THE OFFENSE IS BEING TOO POOR

------ Original Message ----- 
From: "Sherry Swiney" <taoss@worldnet.att.net>
To: "Patrick Crusade" <patrickcrusade@yahoogroups.com>
Sent: Saturday, March 12, 2005 11:50 AM
Subject: [patrickcrusade] Alabama - The offense is being too poor
 
 

Is this how it is in every other state in this country or is it just planet Alabama?  You know, we hear the cries of the department of corrections wailing about skyrocketing costs because of prison overcrowding and lack of guards on the payroll - so the DOC asks for more money as though that would be the solution.  But look at the waste of resources below and ask yourself is this is really protecting society?

Blessings to all,

Sherry Swiney
www.patrickcrusade.org

----- Original Message ----- 
From: "Diana Summerford" <dsummerford@uabmc.edu
Sent: Friday, March 11, 2005 8:42 AM

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Inmates' offenses? Being too poor

Friday, March 11, 2005

The cycle is easy enough to envision: A poor person gets arrested on a misdemeanor, then gets fined and placed on probation. Because he's unable to pay, he's picked up for a probation violation and ends up in jail for months or even a year.

Witness the case of Isaac Jarrett, highlighted by staff writer Carla Crowder in The News Thursday. Jarrett is locked up until May 19, 2006, for misdemeanor traffic violations and a trespassing case. He will serve 536 days.

It's a system that makes no sense. The city of Birmingham is undoubtedly spending more to keep some of these folks behind bars than they owe in fines.  And it's not because they represent a danger to society.

Legally, the practice is questionable, too. Bryan Stevenson, who represents three city inmates who got locked up for not paying misdemeanor fines, said courts have found it unconstitutional to jail poor people just because they can't pay fines. Plus, state law sets limits on how long defendants can be jailed for nonpayment of fines - even in  cases where the individuals can afford it but simply refuse to pay.

The upper limit for an unpaid fine up to $1,000 is 30 days. For each additional $100, a judge can add four days. Yet one of Stevenson's clients is serving 554 days for failing to pay $1,226 in fines.  What's wrong with this picture?

Stevenson and his Equal Justice Initiative have recommended changes that could help put an end to some of this senseless jail time. Chief among them is using community service and other alternatives instead of jail for people who are unable to pay misdemeanor fines (as opposed to those who just don't want to pay).

One good effort is already under way with Municipal Court Presiding Judge Raymond Chambliss and the Rev. Lawton Higgs, who is pastor of the Church of the Reconciler. Under their partnership, some indigent city inmates are doing community service at the downtown church as an alternative to incarceration. That is not only a more cost-effective approach, it's more constructive. Let's hope it catches on.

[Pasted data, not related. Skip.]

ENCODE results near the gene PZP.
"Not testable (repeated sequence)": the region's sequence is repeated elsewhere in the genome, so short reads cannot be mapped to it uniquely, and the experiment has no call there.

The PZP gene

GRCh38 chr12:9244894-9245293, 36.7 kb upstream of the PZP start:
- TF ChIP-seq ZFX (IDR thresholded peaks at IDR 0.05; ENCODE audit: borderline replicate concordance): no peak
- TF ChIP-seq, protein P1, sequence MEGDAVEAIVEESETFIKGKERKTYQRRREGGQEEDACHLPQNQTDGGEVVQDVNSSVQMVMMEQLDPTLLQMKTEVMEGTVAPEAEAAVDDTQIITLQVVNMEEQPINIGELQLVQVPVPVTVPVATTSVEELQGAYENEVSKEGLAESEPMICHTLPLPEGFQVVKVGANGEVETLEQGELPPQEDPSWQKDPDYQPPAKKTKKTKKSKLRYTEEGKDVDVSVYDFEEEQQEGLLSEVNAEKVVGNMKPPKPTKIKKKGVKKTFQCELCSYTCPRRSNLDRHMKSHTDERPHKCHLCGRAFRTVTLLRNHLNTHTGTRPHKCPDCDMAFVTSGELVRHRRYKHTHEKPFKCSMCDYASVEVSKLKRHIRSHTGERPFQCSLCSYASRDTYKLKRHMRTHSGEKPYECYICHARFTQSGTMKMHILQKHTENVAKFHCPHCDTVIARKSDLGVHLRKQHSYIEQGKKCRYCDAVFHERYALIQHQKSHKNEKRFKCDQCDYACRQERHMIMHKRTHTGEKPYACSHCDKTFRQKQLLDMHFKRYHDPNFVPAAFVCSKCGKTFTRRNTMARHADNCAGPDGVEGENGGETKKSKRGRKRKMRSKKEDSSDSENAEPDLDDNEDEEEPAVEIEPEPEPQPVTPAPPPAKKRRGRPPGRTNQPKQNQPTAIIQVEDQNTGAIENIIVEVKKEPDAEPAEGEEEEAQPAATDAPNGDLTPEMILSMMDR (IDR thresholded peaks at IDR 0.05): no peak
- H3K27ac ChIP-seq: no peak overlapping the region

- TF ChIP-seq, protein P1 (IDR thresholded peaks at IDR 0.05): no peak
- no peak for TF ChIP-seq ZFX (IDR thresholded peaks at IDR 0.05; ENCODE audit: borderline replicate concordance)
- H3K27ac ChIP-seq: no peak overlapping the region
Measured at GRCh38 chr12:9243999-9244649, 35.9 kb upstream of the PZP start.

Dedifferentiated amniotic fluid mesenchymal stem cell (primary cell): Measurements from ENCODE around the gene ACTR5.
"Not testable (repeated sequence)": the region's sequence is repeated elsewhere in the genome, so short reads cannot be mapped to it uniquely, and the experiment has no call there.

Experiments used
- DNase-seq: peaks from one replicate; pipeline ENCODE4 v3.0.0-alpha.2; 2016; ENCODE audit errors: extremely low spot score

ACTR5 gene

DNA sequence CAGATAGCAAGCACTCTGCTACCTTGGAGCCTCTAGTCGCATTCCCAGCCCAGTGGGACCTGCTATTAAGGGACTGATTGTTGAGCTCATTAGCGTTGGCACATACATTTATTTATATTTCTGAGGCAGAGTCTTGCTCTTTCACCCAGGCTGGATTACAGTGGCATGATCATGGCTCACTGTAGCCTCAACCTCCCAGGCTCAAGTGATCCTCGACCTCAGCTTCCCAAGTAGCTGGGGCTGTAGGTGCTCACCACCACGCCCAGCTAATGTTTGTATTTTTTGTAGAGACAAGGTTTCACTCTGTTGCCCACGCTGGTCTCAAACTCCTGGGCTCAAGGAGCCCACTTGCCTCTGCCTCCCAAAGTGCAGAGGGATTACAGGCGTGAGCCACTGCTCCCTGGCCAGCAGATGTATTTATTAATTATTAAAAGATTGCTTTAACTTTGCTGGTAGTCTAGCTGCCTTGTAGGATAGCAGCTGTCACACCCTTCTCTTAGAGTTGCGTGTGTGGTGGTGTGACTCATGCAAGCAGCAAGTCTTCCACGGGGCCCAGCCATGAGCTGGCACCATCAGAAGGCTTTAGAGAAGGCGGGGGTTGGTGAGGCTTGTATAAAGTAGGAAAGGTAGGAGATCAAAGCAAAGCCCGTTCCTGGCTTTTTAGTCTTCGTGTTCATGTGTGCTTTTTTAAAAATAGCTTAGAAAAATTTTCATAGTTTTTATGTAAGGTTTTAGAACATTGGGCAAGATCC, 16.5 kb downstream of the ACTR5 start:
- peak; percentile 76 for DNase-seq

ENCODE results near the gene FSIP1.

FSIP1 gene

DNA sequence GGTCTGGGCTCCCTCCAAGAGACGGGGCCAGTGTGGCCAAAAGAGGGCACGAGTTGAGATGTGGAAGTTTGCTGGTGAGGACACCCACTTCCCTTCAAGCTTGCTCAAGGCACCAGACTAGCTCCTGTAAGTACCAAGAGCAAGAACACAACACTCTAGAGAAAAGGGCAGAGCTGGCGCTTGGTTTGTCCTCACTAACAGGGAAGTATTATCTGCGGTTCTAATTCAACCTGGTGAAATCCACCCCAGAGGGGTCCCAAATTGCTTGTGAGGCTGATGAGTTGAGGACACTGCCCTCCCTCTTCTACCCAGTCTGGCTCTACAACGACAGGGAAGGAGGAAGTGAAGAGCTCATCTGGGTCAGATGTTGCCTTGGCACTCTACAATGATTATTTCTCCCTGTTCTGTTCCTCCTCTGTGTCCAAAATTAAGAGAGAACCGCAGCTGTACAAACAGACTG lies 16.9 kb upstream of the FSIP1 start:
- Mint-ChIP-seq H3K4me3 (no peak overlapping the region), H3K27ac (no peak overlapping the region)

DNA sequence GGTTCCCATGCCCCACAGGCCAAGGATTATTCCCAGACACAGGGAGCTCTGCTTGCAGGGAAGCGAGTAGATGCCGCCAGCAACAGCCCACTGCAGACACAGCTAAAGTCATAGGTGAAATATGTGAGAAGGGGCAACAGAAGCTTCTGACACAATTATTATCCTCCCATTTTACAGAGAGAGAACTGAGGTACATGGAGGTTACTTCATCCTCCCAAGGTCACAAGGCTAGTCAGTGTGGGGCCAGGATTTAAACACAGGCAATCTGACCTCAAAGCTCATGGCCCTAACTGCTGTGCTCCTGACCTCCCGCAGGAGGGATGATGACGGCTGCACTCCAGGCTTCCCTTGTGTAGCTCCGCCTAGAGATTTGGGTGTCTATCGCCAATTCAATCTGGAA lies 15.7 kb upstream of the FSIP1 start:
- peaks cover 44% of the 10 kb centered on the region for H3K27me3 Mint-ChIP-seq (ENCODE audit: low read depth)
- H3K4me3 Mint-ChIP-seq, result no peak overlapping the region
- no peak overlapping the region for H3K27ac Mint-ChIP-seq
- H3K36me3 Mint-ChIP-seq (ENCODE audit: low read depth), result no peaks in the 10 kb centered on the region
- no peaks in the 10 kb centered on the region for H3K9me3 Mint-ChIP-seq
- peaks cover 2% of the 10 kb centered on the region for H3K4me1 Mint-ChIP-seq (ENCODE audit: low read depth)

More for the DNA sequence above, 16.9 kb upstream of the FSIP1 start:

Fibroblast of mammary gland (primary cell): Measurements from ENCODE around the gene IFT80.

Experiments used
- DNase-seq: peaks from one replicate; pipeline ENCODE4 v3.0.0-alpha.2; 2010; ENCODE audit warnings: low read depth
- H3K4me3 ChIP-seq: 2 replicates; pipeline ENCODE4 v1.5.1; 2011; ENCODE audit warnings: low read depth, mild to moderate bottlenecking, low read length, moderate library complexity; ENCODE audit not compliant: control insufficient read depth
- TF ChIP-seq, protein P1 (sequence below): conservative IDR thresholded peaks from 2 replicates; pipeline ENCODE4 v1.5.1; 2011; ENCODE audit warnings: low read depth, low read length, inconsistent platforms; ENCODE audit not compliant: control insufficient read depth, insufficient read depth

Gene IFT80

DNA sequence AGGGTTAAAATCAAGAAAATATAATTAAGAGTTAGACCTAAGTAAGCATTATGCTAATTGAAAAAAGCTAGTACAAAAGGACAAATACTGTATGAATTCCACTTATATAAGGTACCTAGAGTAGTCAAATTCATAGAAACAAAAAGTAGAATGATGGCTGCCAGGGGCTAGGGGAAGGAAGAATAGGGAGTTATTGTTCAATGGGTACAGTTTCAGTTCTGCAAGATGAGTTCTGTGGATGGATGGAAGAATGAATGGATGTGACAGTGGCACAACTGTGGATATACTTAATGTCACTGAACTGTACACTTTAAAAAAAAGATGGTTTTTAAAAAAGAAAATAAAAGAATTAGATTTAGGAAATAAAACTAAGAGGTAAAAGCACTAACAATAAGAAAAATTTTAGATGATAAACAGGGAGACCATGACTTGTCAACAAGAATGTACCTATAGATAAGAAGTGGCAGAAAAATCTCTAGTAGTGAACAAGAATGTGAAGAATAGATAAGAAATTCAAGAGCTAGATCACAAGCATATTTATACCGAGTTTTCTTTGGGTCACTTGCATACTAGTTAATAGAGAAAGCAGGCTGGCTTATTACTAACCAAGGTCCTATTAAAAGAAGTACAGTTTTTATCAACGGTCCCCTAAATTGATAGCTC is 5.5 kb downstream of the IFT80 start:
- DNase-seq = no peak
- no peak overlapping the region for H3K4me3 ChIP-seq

As it stands, probation violations account for a sizable chunk of the people in the Birmingham City Jail, and failure to pay fines is the most common of violations. In these cases, it's clear the original offense didn't merit jail time, or else the inmates wouldn't have been given probation.

The only reason some of them are in jail now is because of another offense: being poor. While poor people shouldn't get a free pass on misdemeanors, they shouldn't be locked up just because of their inability to pay a fine. The city of Birmingham needs to find creative ways to let them pay their debt to society.
 

Minor crime, lengthy time

Thursday, March 10, 2005

CARLA CROWDER

News staff writer

With her husband in jail, Jennifer Jarrett has become the sole breadwinner for her family.

Forty-eight hours a week at Krystal is not enough, not with her elder daughter, Bridgette, on expensive asthma medicine. She starts a second job next week, as a manager at Hardee's.

Long hours bother Jarrett much less than the fact her husband, Isaac, is locked up until May 19, 2006, for misdemeanors - traffic violations and a trespassing case.

The Birmingham City Jail is filled with people like Isaac Jarrett. Too poor to pay off traffic and misdemeanor fines, they spend months, sometimes years, in the jail.

A Montgomery law firm has filed appeals in three cases, claiming among other things that the sentences are illegal and that the inmates did not receive proper legal representation.

After the appeals were filed last week, other lawyers and advocates who work with these inmates said the practice has been going on for years.

The Equal Justice Initiative also addressed it in part one of a report on sentencing, prison, parole and probation that it released this week. The report mainly is a look at state issues, but it singles out the Birmingham City Jail for a case study on probation problems.

The study says judges revoke the probation of petty offenders who cannot pay their fines, and they do it without the required revocation hearings and without access to attorneys. "There is evidence that Alabama courts are not complying with these minimal requirements," the report states, referring to Birmingham.

Isaac Jarrett is one of the people in the jail who says that, because of the

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